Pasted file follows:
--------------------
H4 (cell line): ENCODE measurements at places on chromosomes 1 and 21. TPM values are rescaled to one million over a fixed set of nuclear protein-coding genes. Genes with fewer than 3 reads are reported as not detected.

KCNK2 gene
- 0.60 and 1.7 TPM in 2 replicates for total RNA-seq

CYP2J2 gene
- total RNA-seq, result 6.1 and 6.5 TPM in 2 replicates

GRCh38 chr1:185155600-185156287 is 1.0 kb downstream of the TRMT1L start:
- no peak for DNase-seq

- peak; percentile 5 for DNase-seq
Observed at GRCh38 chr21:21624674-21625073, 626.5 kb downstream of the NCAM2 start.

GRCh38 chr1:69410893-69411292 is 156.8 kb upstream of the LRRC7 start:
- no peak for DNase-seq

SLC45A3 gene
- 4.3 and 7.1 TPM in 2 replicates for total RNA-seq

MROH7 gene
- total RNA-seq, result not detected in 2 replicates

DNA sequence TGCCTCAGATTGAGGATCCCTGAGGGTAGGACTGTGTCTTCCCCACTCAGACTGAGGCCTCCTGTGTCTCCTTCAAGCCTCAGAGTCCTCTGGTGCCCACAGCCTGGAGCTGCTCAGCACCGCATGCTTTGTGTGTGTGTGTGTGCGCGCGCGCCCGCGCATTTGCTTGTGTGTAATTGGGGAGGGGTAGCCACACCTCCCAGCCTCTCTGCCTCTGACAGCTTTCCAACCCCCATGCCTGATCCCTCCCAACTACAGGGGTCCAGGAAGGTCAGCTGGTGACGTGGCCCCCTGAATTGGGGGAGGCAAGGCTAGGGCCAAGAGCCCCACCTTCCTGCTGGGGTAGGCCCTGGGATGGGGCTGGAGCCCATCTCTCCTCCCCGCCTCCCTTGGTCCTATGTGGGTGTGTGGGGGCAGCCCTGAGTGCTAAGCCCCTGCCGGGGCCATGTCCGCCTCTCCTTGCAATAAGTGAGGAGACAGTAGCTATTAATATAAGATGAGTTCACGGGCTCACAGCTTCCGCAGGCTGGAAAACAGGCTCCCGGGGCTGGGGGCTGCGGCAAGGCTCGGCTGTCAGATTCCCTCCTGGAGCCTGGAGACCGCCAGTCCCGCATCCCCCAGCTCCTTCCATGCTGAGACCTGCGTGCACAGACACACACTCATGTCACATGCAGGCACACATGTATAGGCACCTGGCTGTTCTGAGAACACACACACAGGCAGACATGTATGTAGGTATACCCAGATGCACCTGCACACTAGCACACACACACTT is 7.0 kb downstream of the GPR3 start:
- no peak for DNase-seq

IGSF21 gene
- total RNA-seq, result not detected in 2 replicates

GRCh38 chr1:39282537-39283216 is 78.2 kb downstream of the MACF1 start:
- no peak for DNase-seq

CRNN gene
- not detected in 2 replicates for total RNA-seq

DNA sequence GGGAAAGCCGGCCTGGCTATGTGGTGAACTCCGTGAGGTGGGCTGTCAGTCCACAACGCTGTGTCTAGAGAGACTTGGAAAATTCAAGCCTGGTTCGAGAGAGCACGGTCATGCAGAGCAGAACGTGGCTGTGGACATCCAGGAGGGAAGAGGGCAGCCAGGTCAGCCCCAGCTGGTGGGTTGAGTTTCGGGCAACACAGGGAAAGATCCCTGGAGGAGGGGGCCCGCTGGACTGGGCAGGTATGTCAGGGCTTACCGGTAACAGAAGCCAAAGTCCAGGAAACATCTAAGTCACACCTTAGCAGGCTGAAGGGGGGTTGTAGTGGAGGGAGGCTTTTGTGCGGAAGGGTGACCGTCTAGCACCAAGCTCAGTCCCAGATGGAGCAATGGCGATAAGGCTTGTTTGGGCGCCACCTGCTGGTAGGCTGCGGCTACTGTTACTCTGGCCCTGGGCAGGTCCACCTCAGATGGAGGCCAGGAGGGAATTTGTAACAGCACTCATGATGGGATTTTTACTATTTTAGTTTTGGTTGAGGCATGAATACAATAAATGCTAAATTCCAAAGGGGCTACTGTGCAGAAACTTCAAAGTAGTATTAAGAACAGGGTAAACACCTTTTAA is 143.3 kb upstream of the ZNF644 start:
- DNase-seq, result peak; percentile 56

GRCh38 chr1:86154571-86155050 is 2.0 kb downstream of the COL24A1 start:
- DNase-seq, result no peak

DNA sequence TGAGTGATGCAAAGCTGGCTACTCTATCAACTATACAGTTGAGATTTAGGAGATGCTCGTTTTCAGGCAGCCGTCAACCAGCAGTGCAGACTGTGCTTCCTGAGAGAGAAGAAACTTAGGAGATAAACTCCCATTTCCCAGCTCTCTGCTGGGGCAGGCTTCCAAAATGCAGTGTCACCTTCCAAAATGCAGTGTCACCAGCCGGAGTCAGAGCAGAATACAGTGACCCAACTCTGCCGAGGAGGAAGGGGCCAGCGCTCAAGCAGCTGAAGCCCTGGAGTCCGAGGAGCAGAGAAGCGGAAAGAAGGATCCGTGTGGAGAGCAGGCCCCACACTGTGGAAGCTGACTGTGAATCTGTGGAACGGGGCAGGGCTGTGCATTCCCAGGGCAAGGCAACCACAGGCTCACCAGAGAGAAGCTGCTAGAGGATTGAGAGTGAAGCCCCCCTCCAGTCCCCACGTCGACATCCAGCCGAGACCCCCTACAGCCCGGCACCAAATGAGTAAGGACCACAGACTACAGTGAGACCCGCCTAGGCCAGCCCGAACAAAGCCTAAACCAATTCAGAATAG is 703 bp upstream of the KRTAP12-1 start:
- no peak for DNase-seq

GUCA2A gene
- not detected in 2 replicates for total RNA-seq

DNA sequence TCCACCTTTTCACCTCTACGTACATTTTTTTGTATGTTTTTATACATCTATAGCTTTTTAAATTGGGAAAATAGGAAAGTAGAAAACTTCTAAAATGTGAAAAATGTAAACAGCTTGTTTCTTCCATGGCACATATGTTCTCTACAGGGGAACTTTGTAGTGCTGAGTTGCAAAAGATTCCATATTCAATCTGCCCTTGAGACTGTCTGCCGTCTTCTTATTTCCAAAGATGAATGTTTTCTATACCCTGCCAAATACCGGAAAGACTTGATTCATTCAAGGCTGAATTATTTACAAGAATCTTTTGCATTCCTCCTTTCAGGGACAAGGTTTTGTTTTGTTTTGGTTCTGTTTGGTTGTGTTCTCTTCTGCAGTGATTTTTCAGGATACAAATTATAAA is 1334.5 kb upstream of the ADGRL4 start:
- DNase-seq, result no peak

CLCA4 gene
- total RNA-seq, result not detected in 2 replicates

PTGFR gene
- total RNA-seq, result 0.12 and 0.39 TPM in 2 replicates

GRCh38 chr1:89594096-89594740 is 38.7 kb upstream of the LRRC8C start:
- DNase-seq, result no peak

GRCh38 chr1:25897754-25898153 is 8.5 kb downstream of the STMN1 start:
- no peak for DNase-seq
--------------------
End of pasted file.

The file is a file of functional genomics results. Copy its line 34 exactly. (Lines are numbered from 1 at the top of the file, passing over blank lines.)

CLCA4 gene